PORTLAND — The School Committee approved a retirement incentive for qualifying teachers that could save the district hundreds of thousands of dollars next year.
More than 200 employees are eligible for the retirement incentive that offers either a one-time payment of $10,000 or subsidized health-care coverage until the age of 65.
To qualify for the incentive, employees must be fully eligible for the Maine State Retirement system, be at least 60 years old and have worked full time for the district for at least 10 years.
Of the 200 employees eligible for the incentive, about half are teachers. Employees have until April 10 to take advantage of the incentive for retirement, which would be effective on June 30.
Joline Hart, School Department human resource director, said the city could realize an annual savings of at least $13,000 for each employee if the employees are replaced by people at lower pay grades.
If the district does not fill the vacated positions, Hart said, the district could save between $50,000 to $60,000 a year for each employee.
“There are a lot of people in this economy who are on the fence about retiring,” Hart said at the committee’s March 18 meeting. “And most of that has to do with health care.”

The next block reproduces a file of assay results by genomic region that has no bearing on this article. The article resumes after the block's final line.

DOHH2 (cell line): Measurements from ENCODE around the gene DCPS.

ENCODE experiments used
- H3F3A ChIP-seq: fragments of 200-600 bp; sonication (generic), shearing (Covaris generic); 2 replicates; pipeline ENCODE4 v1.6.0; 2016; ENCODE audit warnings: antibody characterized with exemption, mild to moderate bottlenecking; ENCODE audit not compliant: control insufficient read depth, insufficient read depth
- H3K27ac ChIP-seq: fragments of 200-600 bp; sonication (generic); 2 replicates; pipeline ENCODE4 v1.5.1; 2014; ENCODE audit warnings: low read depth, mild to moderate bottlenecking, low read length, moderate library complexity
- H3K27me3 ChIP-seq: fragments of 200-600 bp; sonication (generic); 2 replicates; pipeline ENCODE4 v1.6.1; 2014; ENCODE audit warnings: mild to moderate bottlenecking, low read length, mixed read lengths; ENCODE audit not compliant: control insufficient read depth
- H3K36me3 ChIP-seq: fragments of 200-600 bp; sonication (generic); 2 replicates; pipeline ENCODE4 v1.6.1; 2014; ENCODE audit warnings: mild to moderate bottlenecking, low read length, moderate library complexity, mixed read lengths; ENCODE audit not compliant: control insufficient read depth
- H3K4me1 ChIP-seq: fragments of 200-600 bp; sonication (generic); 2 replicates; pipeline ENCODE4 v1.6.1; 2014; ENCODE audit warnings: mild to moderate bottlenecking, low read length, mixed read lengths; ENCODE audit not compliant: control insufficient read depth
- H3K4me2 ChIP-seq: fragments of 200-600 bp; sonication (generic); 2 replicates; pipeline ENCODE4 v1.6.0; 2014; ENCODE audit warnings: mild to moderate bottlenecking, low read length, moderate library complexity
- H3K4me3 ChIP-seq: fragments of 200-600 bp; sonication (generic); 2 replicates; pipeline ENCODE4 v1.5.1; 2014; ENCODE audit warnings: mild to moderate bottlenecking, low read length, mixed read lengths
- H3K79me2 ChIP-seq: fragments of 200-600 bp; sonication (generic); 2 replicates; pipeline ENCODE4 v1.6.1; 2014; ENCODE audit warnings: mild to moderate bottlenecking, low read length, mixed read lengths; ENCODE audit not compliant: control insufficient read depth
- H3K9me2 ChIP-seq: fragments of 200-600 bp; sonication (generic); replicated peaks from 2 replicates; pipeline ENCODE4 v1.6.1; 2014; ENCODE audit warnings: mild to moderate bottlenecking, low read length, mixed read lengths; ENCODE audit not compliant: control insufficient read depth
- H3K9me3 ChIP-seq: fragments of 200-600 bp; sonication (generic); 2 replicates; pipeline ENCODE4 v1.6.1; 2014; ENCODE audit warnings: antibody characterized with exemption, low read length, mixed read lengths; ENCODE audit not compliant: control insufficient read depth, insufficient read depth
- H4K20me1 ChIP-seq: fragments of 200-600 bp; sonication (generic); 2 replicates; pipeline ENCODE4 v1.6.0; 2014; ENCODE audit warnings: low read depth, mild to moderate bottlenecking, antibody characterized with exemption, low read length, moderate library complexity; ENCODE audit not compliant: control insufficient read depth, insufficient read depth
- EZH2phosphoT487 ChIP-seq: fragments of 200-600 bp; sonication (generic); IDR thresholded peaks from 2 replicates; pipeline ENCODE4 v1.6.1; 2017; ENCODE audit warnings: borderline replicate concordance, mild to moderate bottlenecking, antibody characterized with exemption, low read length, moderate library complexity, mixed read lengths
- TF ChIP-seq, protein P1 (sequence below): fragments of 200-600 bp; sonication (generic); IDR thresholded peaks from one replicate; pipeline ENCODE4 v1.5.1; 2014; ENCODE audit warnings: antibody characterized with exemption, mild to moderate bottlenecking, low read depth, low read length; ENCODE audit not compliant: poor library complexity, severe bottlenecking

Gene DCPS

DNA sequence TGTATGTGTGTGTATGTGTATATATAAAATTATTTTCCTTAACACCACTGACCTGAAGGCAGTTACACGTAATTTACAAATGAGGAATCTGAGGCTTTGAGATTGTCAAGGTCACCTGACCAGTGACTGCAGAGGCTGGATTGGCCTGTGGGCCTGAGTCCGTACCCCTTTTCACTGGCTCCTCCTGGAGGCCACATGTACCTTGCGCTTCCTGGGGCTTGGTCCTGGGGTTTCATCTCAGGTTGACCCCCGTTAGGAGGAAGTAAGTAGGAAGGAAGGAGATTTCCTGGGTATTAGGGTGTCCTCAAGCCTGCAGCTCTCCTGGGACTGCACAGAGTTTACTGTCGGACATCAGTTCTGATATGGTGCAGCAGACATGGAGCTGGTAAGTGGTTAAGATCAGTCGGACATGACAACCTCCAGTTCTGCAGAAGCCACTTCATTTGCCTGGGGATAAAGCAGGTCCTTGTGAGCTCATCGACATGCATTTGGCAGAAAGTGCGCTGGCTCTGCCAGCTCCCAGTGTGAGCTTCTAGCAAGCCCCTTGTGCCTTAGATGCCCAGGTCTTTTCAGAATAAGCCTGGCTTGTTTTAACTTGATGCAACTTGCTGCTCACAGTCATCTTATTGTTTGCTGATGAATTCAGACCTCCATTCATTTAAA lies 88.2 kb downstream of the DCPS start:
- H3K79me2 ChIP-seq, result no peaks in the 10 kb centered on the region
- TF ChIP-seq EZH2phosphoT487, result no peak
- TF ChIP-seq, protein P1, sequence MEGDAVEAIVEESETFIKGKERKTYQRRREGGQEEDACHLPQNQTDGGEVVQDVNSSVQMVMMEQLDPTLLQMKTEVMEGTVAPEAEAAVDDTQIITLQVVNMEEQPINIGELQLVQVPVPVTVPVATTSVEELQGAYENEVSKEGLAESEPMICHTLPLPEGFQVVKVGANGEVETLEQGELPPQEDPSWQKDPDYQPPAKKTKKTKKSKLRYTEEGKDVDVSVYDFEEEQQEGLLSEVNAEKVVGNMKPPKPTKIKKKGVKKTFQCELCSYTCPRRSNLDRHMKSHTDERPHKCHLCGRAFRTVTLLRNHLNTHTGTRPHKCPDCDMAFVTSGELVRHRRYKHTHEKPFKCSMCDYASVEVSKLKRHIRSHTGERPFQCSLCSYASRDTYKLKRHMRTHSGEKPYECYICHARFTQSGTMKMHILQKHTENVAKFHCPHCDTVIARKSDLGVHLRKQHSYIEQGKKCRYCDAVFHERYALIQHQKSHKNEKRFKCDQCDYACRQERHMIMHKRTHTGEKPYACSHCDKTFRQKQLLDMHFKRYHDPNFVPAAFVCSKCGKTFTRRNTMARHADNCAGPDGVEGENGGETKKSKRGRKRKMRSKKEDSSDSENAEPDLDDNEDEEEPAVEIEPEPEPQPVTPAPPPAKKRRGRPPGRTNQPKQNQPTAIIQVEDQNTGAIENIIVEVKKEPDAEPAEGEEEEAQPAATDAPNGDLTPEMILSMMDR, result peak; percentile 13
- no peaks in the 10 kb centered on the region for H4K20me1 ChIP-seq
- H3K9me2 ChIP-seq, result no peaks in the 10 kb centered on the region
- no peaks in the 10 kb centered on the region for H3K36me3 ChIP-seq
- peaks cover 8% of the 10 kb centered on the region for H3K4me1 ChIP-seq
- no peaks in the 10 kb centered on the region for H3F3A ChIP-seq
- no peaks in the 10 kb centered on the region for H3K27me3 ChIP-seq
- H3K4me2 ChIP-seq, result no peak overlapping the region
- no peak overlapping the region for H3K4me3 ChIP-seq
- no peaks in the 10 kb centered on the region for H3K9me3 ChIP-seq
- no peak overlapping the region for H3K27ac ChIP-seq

Hart said the Maine State Retirement system pays 45 percent of the coverage through Anthem Blue Cross Blue Shield. The district would pay the remaining 55 percent of that cost, or nearly $5,000, for those who choose the health-care incentive, until the age of 65.
Should a 60-year-old employee take the incentive, it would cost the district about $17,000 over the next five years, Hart said.
The one-time $10,000 cash payment is being offered to those employees who would not benefit from the health insurance option.
Hart said the proposal isn’t technically an early retirement incentive. “By law, we are not allowed to do that,” she said.
In response to a question about whether teachers were interested in the incentive, Hart said, “They’re very interested.”
Kathleen Casasa, president of the Portland Educator’s Association, the teacher’s union, encouraged the committee to support the proposal. “This is a really good plan,” she said.
School Committee Chairman Peter Eglinton said that offering two different retirement options, so employees could choose which option works best for them, made the proposal “very attractive.”
“This does offer us an opportunity to bring in new teachers,” said Eglinton, noting the potential for increasing the classroom proficiency with technology and new teaching techniques.
Randy Billings can be reached at 781-3661 ext. 100 or email@example.com.